Credit to Athena could have been implied in the thanks, but Athena had spent three days of every stranger she met praising Arachne in comparison to her own skill, and almost overwhelmingly in Arachne’s favour.
Her temper snapped, and she cast off her disguise, feeling a surge of satisfaction as Arachne dropped her shuttle and the mortal weaver’s crowd of admirers froze in shock. “So, you think yourself superior to a goddess, mortal? I see no great skill.”
The sensible thing for Arachne to do would have been to cast herself upon the earth and beg forgiveness, but her sudden anger was too great. After a lifetime of thanking Athena for the skill of weaving, why did she only notice Arachne’s skill when it threatened Athena’s own reputation? Countless tapestries and hours of prayer in praise of the gods, and when they deigned to notice, it was only to humiliate and punish.
Anger spurred her tongue to speech. “Then let us both weave a tapestry, O wise Athena, and let our audience judge whose work is superior.”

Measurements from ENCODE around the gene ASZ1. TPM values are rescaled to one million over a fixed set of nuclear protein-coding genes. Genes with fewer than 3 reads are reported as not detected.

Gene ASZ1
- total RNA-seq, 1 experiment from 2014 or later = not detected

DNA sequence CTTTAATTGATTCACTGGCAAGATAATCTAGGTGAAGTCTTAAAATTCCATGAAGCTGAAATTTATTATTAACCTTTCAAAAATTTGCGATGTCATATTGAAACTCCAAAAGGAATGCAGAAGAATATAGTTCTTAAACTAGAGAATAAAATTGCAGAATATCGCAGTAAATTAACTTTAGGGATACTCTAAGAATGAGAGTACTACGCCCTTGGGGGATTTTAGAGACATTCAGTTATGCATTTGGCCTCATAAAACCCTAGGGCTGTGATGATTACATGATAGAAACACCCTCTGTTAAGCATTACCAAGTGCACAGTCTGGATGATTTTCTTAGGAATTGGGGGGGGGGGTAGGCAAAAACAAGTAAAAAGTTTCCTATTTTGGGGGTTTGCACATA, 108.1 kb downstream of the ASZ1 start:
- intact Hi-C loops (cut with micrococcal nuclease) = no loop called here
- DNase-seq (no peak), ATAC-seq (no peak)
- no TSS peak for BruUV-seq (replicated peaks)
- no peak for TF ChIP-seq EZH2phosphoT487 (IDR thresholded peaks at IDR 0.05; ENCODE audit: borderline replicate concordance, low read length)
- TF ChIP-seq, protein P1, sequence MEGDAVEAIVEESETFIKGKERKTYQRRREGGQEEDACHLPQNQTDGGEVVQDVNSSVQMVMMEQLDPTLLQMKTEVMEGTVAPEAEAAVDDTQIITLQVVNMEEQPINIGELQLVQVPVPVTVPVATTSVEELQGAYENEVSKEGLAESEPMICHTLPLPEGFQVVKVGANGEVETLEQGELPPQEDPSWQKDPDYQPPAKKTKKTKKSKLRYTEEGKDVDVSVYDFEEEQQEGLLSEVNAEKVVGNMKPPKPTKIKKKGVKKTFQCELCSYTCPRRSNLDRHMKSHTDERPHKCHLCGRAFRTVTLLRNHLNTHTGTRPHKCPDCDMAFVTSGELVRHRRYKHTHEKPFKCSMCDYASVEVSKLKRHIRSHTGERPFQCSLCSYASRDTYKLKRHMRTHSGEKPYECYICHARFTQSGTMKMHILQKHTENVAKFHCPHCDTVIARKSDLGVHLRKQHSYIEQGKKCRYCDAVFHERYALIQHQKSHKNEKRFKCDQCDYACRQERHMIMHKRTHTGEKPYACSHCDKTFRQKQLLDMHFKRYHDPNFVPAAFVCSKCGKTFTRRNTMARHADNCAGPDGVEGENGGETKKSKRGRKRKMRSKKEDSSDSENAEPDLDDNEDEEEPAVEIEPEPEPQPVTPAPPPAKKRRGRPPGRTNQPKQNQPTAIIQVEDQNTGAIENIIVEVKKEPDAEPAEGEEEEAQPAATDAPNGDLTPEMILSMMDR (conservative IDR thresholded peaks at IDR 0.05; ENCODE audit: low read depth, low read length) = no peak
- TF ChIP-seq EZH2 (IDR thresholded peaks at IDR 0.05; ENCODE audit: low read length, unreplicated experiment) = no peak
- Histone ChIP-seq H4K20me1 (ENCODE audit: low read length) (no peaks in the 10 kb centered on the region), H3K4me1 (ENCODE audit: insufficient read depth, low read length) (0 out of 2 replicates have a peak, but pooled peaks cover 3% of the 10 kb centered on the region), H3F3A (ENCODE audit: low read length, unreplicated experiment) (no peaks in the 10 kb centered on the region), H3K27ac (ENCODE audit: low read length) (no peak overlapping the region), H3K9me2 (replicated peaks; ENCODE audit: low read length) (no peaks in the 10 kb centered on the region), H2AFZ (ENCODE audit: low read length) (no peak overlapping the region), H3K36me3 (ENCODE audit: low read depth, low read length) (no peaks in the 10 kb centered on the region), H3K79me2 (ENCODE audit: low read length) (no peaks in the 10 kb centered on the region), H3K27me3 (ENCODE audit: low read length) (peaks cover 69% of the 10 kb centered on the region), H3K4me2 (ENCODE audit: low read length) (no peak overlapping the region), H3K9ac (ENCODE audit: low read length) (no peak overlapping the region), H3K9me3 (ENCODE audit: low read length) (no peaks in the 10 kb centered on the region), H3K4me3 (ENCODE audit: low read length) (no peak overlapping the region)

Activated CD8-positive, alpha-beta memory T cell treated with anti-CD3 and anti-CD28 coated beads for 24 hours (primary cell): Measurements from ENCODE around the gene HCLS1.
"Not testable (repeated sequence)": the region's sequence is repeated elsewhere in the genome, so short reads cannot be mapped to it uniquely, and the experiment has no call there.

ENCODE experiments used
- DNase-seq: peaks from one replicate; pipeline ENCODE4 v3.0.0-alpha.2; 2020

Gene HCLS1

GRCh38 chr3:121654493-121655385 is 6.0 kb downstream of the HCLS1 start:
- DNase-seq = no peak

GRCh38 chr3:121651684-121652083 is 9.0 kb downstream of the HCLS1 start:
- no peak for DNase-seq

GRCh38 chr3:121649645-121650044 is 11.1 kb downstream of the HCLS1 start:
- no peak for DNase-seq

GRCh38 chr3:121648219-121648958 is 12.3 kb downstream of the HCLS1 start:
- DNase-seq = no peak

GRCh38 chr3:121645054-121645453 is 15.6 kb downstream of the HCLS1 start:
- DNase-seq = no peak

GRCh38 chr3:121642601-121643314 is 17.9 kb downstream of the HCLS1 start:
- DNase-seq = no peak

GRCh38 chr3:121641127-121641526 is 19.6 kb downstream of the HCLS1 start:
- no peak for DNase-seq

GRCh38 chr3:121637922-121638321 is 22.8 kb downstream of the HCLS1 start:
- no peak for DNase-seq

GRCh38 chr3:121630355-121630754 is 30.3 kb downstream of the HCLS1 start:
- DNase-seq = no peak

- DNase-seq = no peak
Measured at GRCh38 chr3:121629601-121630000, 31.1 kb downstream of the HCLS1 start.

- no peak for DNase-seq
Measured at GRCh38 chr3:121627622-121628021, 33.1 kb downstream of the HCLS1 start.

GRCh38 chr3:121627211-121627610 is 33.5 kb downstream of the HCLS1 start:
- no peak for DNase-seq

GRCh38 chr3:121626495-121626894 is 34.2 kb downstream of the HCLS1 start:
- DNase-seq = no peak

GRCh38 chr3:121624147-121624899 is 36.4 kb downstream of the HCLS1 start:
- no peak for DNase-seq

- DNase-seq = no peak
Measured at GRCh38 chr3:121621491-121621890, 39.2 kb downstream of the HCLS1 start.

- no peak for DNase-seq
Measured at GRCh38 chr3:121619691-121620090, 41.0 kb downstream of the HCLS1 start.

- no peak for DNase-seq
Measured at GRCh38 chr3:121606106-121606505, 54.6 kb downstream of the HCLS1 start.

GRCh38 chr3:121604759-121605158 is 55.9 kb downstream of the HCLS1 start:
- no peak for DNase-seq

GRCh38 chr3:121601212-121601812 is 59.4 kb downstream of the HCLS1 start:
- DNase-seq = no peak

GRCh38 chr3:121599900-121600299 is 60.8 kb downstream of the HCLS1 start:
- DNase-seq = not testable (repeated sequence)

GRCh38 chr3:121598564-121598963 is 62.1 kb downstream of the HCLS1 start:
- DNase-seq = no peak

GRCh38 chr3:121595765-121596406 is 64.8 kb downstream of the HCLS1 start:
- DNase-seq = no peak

Grey eyes flashed at the challenge, “Very well, arrogant child,” she snapped her fingers at the villagers, who had been watching in silence, not wishing to draw Athena’s ire upon themselves. “You, bring me a loom. You, you shall serve as the judge.”
The miller ran to fetch a loom while the Headman clearly wished himself on the other side of the Aegean, but nodded his agreement. Arachne bowed mockingly, “Do you have your own thread, or do you need to borrow some of mine?”
For a moment, Arachne feared that the lightning in Athena’s eyes would incinerate her. The Goddess of Wisdom and Arts gritted her teeth. “To be fair, I will share yours. I wouldn’t want to claim unfair advantage.”
Arachne tried not to let her anger become visible, forcing herself to display what she hoped was an expression of smug confidence. Athena had started this, and obviously intended for it to finish with making an example. So be it.
How could the goddess cast aside her most devoted follower and call Arachne nothing? How could she mock the tapestries crafted with the very ability that Athena must have bestowed? It was plain that Athena felt herself wronged, and had little intention of allowing the mortal weaver to walk away.